by Q Radio News
Four people are to avoid prosecution as part of an investigation into the alleged criminal activities of a suspected British agent during the Troubles.
Operation Kenova is examining the supposed crimes of Freddie Scappaticci - also known as Stakeknife.
The Public Prosecution Service (PPS) came to the decision following an allegation of perjury against an individual. It also focused on the decision of not prosecuting that person 13 years ago.
Three others - including two from the Security Service and a former PPS prosecutor - were considered for the potential offence of misconduct in public office.
Further files from Operation Kenova are under continuing prosecutorial consideration concerning a range of potential offences including murder, false imprisonment and assault. The PPS says decisions on these additional matters will issue in due course.
PPS Director, Stephen Herron said: “In respect of these initial perjury related matters, I have carefully considered the evidence provided by Operation Kenova investigators in relation to the four individuals reported.
🎥 4 people are to avoid prosecution as part of an investigation into the alleged criminal activities of a suspected British agent during the Troubles.— Q Radio News (@qnewsdesk) October 29, 2020
Stephen Herron, Director of Public Prosecutions says his team are still considering other files regarding Operation Kenova. pic.twitter.com/OjdjITpPhq
“After a thorough analysis of all available evidence and with the benefit of independent advice from highly experienced Senior Counsel, I have concluded that in each case there is insufficient evidence to provide a reasonable prospect of conviction for any offence. In these circumstances the Evidential Test for Prosecution was not met. The second limb of the Test for Prosecution, which relates to the public interest in bringing proceedings, did not therefore fall to be applied.”
The Director added: “There are constraints on being able to fully explain my decision making rationale at this time. In view of this, I wish to assure the public that decisions have been taken with absolute independence and impartiality, and fully in accordance with our Code for Prosecutors.”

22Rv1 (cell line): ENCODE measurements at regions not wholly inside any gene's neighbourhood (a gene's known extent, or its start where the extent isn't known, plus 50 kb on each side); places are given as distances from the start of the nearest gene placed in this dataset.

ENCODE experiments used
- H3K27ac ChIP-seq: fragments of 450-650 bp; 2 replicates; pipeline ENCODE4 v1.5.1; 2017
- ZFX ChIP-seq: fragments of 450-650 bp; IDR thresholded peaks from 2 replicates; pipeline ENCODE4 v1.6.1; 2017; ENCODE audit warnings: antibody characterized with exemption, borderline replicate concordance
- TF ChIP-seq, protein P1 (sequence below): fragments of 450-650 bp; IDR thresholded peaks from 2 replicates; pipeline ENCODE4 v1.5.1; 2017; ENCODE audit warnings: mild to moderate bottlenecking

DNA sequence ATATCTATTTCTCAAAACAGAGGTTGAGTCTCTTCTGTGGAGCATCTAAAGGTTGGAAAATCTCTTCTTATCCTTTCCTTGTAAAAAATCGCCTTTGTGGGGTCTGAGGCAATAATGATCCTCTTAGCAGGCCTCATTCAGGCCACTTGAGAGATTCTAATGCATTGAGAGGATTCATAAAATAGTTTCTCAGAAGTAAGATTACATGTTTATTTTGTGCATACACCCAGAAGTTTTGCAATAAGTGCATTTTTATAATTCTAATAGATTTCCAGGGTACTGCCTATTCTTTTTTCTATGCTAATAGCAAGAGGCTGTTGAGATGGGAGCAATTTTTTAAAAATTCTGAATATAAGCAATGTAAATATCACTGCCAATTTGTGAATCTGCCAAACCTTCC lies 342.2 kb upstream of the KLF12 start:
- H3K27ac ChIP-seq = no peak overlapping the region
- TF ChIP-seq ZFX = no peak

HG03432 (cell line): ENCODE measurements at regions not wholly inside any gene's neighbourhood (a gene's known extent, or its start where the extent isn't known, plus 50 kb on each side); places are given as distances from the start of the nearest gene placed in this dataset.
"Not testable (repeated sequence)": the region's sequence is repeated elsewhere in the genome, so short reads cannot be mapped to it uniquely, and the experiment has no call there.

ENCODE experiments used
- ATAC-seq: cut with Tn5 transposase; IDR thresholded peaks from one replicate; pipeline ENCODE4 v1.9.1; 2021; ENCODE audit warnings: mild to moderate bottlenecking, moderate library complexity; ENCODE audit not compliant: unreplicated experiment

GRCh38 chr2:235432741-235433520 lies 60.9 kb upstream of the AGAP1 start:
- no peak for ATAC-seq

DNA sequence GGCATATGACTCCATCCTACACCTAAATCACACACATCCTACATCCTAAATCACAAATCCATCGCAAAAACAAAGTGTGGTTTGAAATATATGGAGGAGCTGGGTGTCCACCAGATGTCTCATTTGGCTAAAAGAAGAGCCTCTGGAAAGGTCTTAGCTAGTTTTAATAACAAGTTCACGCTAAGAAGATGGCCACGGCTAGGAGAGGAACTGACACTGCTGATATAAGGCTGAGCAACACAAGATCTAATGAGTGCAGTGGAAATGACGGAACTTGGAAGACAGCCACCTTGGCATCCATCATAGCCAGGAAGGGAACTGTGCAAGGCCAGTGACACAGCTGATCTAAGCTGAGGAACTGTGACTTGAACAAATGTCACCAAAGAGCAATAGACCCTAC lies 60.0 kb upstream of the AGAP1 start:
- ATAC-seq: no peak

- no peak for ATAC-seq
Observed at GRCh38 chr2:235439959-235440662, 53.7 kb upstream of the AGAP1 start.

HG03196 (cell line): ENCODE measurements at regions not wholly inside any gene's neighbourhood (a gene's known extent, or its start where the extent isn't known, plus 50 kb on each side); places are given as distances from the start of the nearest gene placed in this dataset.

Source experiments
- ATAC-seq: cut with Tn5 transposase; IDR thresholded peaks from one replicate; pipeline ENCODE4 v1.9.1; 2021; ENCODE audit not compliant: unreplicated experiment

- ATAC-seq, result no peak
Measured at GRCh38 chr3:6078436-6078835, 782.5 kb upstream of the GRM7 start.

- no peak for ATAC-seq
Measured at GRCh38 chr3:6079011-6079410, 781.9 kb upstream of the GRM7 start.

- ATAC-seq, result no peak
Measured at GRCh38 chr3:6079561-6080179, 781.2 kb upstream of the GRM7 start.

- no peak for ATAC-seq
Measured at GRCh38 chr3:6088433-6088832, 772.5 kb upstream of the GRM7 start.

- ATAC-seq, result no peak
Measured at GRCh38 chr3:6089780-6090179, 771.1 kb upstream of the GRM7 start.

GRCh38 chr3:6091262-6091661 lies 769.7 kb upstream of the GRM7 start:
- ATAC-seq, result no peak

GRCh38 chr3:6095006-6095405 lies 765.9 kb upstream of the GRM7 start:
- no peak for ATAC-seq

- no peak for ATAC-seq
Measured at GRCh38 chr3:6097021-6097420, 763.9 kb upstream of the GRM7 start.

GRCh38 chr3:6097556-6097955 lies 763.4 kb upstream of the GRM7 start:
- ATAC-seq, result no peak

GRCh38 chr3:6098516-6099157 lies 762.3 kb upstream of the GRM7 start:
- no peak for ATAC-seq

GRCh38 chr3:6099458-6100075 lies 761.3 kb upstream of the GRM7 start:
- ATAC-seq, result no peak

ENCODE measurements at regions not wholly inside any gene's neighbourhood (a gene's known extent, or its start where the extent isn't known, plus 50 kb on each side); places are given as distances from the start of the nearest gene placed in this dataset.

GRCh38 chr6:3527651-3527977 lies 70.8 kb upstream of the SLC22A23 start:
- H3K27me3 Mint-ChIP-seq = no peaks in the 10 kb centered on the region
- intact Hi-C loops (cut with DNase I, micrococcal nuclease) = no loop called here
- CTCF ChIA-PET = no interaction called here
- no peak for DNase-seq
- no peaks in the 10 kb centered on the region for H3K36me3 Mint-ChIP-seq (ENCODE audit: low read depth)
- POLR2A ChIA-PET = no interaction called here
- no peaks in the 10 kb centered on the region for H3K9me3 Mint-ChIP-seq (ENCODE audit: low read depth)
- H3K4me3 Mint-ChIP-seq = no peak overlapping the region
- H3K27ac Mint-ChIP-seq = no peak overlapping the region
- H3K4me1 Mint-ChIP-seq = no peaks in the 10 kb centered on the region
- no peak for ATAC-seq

Stephen Herron emphasised that prosecutorial consideration of all remaining matters is ongoing and that families directly affected by these cases will be kept informed as they progress.
Former Chief Constable of Bedfordshire Police Jon Boutcher, who is leading the investigation, said: "This is the first decision of the Director of Public Prosecutions on a number of files submitted by Operation Kenova.
Jon Boutcher, former Chief Constable of Bedfordshire Police
"The challenges of bringing a prosecution for Northern Ireland legacy cases, both from a legal and practical perspective, are well-known and have been described in my evidence to the Northern Ireland Affairs Select Committee.
"Today’s decision and such challenges does not mean that prosecutions are out of reach however, and we await the remaining decisions with keen interest.
"Most importantly, at the outset of Operation Kenova I made commitments to provide families with our findings as to what happened in their individual cases and to deliver a public-facing report. These two key commitments remain at the forefront of our endeavours.
"Legacy should not be judged simply through the prism of prosecutions, it must be considered as a process which provides the truth to those families who have lost loved ones."
Operation Kenova has submitted a number of files relating to its Terms of Reference including murder, false imprisonment and assault, these remain with the PPS for consideration.